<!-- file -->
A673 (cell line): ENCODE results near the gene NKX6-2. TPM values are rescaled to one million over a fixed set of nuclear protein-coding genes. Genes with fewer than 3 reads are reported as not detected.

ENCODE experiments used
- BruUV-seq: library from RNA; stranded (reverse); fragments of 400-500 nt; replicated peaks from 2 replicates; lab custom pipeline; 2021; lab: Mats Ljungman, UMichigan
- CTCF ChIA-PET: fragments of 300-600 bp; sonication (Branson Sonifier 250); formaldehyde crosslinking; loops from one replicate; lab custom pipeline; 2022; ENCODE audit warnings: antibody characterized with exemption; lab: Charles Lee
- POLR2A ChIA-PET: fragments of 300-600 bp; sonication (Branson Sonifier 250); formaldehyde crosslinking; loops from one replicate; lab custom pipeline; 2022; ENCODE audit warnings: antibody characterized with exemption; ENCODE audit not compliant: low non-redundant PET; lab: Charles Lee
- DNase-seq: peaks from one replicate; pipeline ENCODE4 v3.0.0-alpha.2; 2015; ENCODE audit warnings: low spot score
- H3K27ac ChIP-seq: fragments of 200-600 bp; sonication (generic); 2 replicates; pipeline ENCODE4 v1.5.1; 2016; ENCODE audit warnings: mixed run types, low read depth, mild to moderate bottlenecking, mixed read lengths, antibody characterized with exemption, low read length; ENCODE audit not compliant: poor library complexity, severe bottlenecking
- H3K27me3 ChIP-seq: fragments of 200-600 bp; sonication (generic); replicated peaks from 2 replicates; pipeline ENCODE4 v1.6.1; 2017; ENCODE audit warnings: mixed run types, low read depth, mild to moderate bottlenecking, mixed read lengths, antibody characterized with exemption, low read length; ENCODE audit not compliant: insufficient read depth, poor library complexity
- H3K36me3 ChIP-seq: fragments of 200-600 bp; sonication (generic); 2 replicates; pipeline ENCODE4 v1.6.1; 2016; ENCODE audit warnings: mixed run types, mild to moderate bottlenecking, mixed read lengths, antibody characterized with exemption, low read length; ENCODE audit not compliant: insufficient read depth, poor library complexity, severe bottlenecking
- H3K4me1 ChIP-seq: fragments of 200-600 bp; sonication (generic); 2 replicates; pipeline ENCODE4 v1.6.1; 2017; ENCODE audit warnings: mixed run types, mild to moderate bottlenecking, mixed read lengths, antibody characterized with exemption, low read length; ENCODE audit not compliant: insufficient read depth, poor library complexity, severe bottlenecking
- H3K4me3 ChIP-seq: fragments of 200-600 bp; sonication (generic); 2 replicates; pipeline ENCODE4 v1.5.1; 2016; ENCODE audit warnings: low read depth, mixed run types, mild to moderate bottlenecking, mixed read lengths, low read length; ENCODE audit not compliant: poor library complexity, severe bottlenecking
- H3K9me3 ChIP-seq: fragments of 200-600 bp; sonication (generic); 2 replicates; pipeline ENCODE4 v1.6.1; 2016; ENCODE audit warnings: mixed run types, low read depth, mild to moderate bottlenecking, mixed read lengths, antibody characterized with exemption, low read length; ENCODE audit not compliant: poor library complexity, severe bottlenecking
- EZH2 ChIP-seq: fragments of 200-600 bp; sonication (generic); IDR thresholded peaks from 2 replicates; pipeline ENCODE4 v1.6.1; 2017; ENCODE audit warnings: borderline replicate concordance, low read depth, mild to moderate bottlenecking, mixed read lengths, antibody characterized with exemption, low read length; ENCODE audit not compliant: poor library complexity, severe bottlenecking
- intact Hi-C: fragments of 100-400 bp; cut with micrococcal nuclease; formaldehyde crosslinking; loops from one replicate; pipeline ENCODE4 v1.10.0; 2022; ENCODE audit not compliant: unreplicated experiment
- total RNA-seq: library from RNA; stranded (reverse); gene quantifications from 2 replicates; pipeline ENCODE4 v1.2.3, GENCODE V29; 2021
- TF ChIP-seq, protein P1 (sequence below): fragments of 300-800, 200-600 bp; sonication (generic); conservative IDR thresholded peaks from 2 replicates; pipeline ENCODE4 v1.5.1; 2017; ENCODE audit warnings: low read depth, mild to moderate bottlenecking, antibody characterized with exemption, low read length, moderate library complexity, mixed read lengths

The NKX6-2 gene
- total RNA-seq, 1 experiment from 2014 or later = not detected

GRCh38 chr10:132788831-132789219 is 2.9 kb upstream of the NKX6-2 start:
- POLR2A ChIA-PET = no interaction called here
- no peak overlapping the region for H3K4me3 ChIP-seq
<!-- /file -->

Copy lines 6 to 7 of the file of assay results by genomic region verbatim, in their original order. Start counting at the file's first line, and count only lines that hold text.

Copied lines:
- DNase-seq: peaks from one replicate; pipeline ENCODE4 v3.0.0-alpha.2; 2015; ENCODE audit warnings: low spot score
- H3K27ac ChIP-seq: fragments of 200-600 bp; sonication (generic); 2 replicates; pipeline ENCODE4 v1.5.1; 2016; ENCODE audit warnings: mixed run types, low read depth, mild to moderate bottlenecking, mixed read lengths, antibody characterized with exemption, low read length; ENCODE audit not compliant: poor library complexity, severe bottlenecking